“If you’re writing music for a TV show or a film for kids, you can take all sorts of experimental steps,” he explains. “You can mash up square-dance music with heavy metal with classical music; you can put a minuet into a punk rock song, which can be connected to opera. It’s all fair game, because kids are open to those kind of ideas. They’re open to a wide range of information, which makes it a really fun arena to work in.” Speaking specifically of The Lego Movie, Mothersbaugh explains that the project carried some especially unique opportunities. “It was a delightful project–I got to write a lot of music in very forward electronic sounds, and I mashed that up against a very traditional hundred-piece orchestra. It was one of my most enjoyable scores to date.”
Of course, being a strong collaborator is only useful if you’re on the right team. Mothersbaugh says that he learned pretty early on that part of his job is to collect the people he likes working with, and keep a note of the ones who he doesn’t enjoy as much.
One of the filmmakers Mothersbaugh has meshed with is his frequent collaborator Wes Anderson. “I got a phone call from somebody at Sony, and they said, ‘We’ve got this guy with a pretty interesting film, and you were the only composer he’s willing to meet with,'” Mothersbaugh explains of his first encounter with Anderson–way back in the Bottle Rocket days. “I went out to Santa Monica, and they arranged for a bunch of Santa Monica high school students to sit and screen Bottle Rocket, and that particular screening was amazing: It had ninety walkouts. More people walked out of that movie than anything the focus group guy had ever seen. But I watched the movie and I loved it.”
Mothersbaugh’s frequent collaborators include folks like Anderson, but also guys like Phil Lord and Chris Miller, the writing-and-directing duo behind The Lego Movie, as well as the 21 Jump Street and Cloudy With A Chance Of Meatballs franchises–all of which Mothersbaugh has worked on. But, he says, the process of working on those films couldn’t be more different.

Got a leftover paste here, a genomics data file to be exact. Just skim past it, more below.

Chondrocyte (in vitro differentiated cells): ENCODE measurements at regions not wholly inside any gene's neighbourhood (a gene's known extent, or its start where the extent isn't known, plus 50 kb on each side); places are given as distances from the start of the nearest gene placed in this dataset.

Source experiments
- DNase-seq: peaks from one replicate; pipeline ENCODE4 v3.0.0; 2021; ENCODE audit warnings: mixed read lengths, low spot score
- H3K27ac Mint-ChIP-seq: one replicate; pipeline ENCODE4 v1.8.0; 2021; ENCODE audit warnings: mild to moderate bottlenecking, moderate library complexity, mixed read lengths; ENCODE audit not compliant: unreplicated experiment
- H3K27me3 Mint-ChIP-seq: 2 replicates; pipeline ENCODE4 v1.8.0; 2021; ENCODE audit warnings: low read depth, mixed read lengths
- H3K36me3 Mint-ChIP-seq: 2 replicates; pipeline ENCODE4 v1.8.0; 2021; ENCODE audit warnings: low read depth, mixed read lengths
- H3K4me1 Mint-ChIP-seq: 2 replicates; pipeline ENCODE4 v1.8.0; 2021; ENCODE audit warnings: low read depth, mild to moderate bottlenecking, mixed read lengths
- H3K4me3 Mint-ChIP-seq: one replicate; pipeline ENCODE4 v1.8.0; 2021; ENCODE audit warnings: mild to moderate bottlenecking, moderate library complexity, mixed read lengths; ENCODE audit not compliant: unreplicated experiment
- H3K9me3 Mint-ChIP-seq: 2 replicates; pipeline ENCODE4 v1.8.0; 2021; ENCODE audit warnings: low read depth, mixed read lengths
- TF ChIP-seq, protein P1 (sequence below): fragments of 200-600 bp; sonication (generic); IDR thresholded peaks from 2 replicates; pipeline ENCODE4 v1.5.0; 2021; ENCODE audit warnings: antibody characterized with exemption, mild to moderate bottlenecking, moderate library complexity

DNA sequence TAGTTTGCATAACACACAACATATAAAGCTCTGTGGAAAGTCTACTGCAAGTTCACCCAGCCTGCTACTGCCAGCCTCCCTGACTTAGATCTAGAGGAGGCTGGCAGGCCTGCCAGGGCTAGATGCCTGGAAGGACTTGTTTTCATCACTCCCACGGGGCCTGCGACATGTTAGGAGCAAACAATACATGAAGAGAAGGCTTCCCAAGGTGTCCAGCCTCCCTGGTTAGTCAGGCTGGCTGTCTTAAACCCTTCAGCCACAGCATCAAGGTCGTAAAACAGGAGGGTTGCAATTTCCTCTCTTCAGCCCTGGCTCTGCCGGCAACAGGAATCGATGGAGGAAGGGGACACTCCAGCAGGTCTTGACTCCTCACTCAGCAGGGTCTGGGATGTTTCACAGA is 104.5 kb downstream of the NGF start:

“You have different paints on the palette, and different things that you know you can use. With Lego, i knew that I had a hundred-piece orchestra, forty-piece choir, thirty-piece electronic band, and all the money I needed. With Wes Anderson, I know I have enough for six players that I have to record in my studio, and the budget was smaller. On the other hand, with Wes Anderson, he was receptive to more esoteric sounds. He let me create a sound for his film–he says, ‘Mark Mothersbaugh created the sound for my movies.’ They’re different, but the difference is whether you’re having fun eating dinner at a sushi restaurant or an Italian restaurant–you just have different raw ingredients to work with.”
Each project is different, and that also means that it has different needs. That’s something Mothersbaugh takes to heart when considering a project like The Lego Movie. “For animation, you want a big orchestra, because all those humans bring life to animated objects and people, whether you can hear it or not. You can tell if there’s a hundred people playing violin, oboe, cello, flute, bass…” he says. “You don’t hear it literally, but you feel their hearts beating and blood pumping, and there’s something you don’t get from an electronic score. Animation often requires humans playing those instruments.”
When I ask Mothersbaugh if he felt a connection to The Lego Movie because its subversive, surrealist, irreverent take on big pop culture brands and properties was something that he related to from his days playing with those themes in Devo, he laughs. “Oh, yeah,” he says. “The writer/director team [Lord and Miller] have a really great sensibility–they can take something that you would look at, like a very slight book like Cloudy With A Chance of Meatballs, or 21 Jump Street, which I watched a YouTube video of the show and thought it was one of the lamest things I’d ever seen, and they made a funny film. I like working with these two guys.”
That’s something he found in collaborating with Anderson, as well. “Wes was kind of like Devo, because he took some of the money out of the project in exchange for artistic control, which is exactly what Devo did early on,” he recalls. “We were concerned about who would do the artwork and the visuals, and we said we’d take less money if we could control that, and the label laughed–‘You’ll pay us just to let you do the work?’ That’s one of those people you want to collect. You say to yourself, ‘That’s a connection to keep.'”